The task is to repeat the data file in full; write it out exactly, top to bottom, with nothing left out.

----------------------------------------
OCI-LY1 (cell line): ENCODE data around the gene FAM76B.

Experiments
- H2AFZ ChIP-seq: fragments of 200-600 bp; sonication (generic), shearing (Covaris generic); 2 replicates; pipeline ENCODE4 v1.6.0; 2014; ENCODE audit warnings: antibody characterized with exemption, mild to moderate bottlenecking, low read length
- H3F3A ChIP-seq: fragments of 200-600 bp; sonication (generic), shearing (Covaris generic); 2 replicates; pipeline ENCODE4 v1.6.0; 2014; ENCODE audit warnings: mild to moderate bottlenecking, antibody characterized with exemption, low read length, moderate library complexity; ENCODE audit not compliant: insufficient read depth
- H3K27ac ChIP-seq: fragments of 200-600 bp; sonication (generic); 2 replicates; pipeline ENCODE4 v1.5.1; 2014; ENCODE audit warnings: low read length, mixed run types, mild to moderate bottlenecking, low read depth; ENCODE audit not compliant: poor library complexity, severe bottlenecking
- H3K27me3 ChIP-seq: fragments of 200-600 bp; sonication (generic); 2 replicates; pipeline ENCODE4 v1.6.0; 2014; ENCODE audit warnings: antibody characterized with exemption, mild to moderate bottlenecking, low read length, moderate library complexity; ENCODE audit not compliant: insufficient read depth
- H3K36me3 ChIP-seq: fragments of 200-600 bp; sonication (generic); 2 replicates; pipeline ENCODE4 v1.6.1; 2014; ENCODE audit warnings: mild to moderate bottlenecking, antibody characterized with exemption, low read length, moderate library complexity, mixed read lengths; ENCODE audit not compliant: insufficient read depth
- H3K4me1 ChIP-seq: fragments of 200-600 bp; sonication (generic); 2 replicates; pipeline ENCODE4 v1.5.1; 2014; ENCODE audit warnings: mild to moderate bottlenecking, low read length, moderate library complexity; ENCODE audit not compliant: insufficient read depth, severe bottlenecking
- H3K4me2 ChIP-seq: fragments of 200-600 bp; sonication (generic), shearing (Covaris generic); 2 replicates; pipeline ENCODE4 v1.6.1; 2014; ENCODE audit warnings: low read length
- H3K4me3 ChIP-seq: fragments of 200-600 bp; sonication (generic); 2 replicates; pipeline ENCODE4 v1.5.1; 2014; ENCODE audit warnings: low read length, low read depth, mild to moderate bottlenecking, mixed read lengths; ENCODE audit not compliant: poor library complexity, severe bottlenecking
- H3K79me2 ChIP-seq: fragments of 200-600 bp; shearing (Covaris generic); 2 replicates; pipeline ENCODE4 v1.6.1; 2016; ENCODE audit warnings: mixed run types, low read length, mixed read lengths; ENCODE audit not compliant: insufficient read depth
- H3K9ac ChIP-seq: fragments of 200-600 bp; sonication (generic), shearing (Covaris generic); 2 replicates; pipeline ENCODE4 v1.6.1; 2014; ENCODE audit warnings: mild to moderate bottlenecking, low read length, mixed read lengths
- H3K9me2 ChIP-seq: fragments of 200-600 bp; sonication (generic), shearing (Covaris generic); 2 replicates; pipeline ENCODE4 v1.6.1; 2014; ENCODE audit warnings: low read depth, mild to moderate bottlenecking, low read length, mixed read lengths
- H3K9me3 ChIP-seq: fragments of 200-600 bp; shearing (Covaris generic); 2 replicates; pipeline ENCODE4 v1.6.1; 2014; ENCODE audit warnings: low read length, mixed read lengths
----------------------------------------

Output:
OCI-LY1 (cell line): ENCODE data around the gene FAM76B.

Experiments
- H2AFZ ChIP-seq: fragments of 200-600 bp; sonication (generic), shearing (Covaris generic); 2 replicates; pipeline ENCODE4 v1.6.0; 2014; ENCODE audit warnings: antibody characterized with exemption, mild to moderate bottlenecking, low read length
- H3F3A ChIP-seq: fragments of 200-600 bp; sonication (generic), shearing (Covaris generic); 2 replicates; pipeline ENCODE4 v1.6.0; 2014; ENCODE audit warnings: mild to moderate bottlenecking, antibody characterized with exemption, low read length, moderate library complexity; ENCODE audit not compliant: insufficient read depth
- H3K27ac ChIP-seq: fragments of 200-600 bp; sonication (generic); 2 replicates; pipeline ENCODE4 v1.5.1; 2014; ENCODE audit warnings: low read length, mixed run types, mild to moderate bottlenecking, low read depth; ENCODE audit not compliant: poor library complexity, severe bottlenecking
- H3K27me3 ChIP-seq: fragments of 200-600 bp; sonication (generic); 2 replicates; pipeline ENCODE4 v1.6.0; 2014; ENCODE audit warnings: antibody characterized with exemption, mild to moderate bottlenecking, low read length, moderate library complexity; ENCODE audit not compliant: insufficient read depth
- H3K36me3 ChIP-seq: fragments of 200-600 bp; sonication (generic); 2 replicates; pipeline ENCODE4 v1.6.1; 2014; ENCODE audit warnings: mild to moderate bottlenecking, antibody characterized with exemption, low read length, moderate library complexity, mixed read lengths; ENCODE audit not compliant: insufficient read depth
- H3K4me1 ChIP-seq: fragments of 200-600 bp; sonication (generic); 2 replicates; pipeline ENCODE4 v1.5.1; 2014; ENCODE audit warnings: mild to moderate bottlenecking, low read length, moderate library complexity; ENCODE audit not compliant: insufficient read depth, severe bottlenecking
- H3K4me2 ChIP-seq: fragments of 200-600 bp; sonication (generic), shearing (Covaris generic); 2 replicates; pipeline ENCODE4 v1.6.1; 2014; ENCODE audit warnings: low read length
- H3K4me3 ChIP-seq: fragments of 200-600 bp; sonication (generic); 2 replicates; pipeline ENCODE4 v1.5.1; 2014; ENCODE audit warnings: low read length, low read depth, mild to moderate bottlenecking, mixed read lengths; ENCODE audit not compliant: poor library complexity, severe bottlenecking
- H3K79me2 ChIP-seq: fragments of 200-600 bp; shearing (Covaris generic); 2 replicates; pipeline ENCODE4 v1.6.1; 2016; ENCODE audit warnings: mixed run types, low read length, mixed read lengths; ENCODE audit not compliant: insufficient read depth
- H3K9ac ChIP-seq: fragments of 200-600 bp; sonication (generic), shearing (Covaris generic); 2 replicates; pipeline ENCODE4 v1.6.1; 2014; ENCODE audit warnings: mild to moderate bottlenecking, low read length, mixed read lengths
- H3K9me2 ChIP-seq: fragments of 200-600 bp; sonication (generic), shearing (Covaris generic); 2 replicates; pipeline ENCODE4 v1.6.1; 2014; ENCODE audit warnings: low read depth, mild to moderate bottlenecking, low read length, mixed read lengths
- H3K9me3 ChIP-seq: fragments of 200-600 bp; shearing (Covaris generic); 2 replicates; pipeline ENCODE4 v1.6.1; 2014; ENCODE audit warnings: low read length, mixed read lengths